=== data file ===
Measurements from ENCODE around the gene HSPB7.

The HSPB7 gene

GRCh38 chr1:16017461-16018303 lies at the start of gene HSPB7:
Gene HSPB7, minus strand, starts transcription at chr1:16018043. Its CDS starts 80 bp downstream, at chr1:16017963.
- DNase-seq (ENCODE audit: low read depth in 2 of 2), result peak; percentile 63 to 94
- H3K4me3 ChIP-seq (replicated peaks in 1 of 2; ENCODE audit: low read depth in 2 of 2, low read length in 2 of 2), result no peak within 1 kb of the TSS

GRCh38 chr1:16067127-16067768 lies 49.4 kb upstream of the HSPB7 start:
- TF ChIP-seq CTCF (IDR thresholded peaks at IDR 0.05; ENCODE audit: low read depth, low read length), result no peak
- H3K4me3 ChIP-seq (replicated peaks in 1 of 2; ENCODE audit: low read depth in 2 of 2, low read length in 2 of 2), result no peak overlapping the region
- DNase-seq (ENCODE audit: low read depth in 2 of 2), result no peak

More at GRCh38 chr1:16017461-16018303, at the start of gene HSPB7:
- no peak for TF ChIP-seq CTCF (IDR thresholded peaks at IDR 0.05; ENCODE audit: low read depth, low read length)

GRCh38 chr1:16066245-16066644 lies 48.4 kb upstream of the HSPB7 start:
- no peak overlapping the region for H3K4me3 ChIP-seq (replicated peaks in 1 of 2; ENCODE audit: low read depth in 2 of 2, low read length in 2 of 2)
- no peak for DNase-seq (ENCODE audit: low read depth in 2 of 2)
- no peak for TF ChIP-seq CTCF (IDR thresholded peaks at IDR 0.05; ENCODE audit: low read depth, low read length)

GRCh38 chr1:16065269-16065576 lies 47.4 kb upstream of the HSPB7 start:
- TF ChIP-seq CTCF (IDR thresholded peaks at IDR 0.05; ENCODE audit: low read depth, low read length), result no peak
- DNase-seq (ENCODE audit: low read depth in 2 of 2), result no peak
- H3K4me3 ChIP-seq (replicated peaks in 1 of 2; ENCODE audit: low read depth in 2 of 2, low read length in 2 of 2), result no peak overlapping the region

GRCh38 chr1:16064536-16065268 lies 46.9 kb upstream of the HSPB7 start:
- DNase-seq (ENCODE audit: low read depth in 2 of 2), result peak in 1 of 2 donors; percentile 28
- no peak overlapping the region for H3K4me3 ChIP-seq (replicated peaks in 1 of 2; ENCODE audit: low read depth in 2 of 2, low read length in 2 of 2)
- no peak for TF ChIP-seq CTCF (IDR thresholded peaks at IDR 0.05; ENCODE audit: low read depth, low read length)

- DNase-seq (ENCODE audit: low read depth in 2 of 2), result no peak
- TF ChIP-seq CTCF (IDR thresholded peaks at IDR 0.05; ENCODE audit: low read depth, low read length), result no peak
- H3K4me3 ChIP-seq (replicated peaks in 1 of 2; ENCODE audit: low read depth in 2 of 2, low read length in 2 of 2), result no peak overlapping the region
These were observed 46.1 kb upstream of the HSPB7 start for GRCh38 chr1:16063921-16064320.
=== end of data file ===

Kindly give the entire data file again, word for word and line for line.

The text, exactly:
Measurements from ENCODE around the gene HSPB7.

The HSPB7 gene

GRCh38 chr1:16017461-16018303 lies at the start of gene HSPB7:
Gene HSPB7, minus strand, starts transcription at chr1:16018043. Its CDS starts 80 bp downstream, at chr1:16017963.
- DNase-seq (ENCODE audit: low read depth in 2 of 2), result peak; percentile 63 to 94
- H3K4me3 ChIP-seq (replicated peaks in 1 of 2; ENCODE audit: low read depth in 2 of 2, low read length in 2 of 2), result no peak within 1 kb of the TSS

GRCh38 chr1:16067127-16067768 lies 49.4 kb upstream of the HSPB7 start:
- TF ChIP-seq CTCF (IDR thresholded peaks at IDR 0.05; ENCODE audit: low read depth, low read length), result no peak
- H3K4me3 ChIP-seq (replicated peaks in 1 of 2; ENCODE audit: low read depth in 2 of 2, low read length in 2 of 2), result no peak overlapping the region
- DNase-seq (ENCODE audit: low read depth in 2 of 2), result no peak

More at GRCh38 chr1:16017461-16018303, at the start of gene HSPB7:
- no peak for TF ChIP-seq CTCF (IDR thresholded peaks at IDR 0.05; ENCODE audit: low read depth, low read length)

GRCh38 chr1:16066245-16066644 lies 48.4 kb upstream of the HSPB7 start:
- no peak overlapping the region for H3K4me3 ChIP-seq (replicated peaks in 1 of 2; ENCODE audit: low read depth in 2 of 2, low read length in 2 of 2)
- no peak for DNase-seq (ENCODE audit: low read depth in 2 of 2)
- no peak for TF ChIP-seq CTCF (IDR thresholded peaks at IDR 0.05; ENCODE audit: low read depth, low read length)

GRCh38 chr1:16065269-16065576 lies 47.4 kb upstream of the HSPB7 start:
- TF ChIP-seq CTCF (IDR thresholded peaks at IDR 0.05; ENCODE audit: low read depth, low read length), result no peak
- DNase-seq (ENCODE audit: low read depth in 2 of 2), result no peak
- H3K4me3 ChIP-seq (replicated peaks in 1 of 2; ENCODE audit: low read depth in 2 of 2, low read length in 2 of 2), result no peak overlapping the region

GRCh38 chr1:16064536-16065268 lies 46.9 kb upstream of the HSPB7 start:
- DNase-seq (ENCODE audit: low read depth in 2 of 2), result peak in 1 of 2 donors; percentile 28
- no peak overlapping the region for H3K4me3 ChIP-seq (replicated peaks in 1 of 2; ENCODE audit: low read depth in 2 of 2, low read length in 2 of 2)
- no peak for TF ChIP-seq CTCF (IDR thresholded peaks at IDR 0.05; ENCODE audit: low read depth, low read length)

- DNase-seq (ENCODE audit: low read depth in 2 of 2), result no peak
- TF ChIP-seq CTCF (IDR thresholded peaks at IDR 0.05; ENCODE audit: low read depth, low read length), result no peak
- H3K4me3 ChIP-seq (replicated peaks in 1 of 2; ENCODE audit: low read depth in 2 of 2, low read length in 2 of 2), result no peak overlapping the region
These were observed 46.1 kb upstream of the HSPB7 start for GRCh38 chr1:16063921-16064320.